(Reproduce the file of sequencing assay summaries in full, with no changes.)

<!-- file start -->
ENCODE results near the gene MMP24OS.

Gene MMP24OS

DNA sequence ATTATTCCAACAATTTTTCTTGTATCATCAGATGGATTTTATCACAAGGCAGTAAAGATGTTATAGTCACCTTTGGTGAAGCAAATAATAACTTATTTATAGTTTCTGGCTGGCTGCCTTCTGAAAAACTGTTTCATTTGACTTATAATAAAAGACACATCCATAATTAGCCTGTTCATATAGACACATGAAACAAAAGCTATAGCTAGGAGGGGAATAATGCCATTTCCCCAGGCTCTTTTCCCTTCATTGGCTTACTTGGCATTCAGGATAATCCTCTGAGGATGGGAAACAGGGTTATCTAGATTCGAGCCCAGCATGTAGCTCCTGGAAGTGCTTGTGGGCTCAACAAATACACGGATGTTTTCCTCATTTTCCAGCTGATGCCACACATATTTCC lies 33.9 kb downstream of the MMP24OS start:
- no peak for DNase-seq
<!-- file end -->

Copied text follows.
ENCODE results near the gene MMP24OS.

Gene MMP24OS

DNA sequence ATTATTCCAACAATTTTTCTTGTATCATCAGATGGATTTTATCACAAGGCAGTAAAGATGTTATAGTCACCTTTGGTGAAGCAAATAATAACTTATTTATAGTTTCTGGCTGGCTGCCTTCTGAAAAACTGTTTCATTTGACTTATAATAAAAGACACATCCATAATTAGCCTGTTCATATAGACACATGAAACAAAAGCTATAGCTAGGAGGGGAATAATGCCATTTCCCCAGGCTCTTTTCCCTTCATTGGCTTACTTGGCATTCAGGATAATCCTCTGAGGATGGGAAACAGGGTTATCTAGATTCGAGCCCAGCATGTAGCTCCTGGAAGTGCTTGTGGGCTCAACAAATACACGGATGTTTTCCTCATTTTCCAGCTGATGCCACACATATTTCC lies 33.9 kb downstream of the MMP24OS start:
- no peak for DNase-seq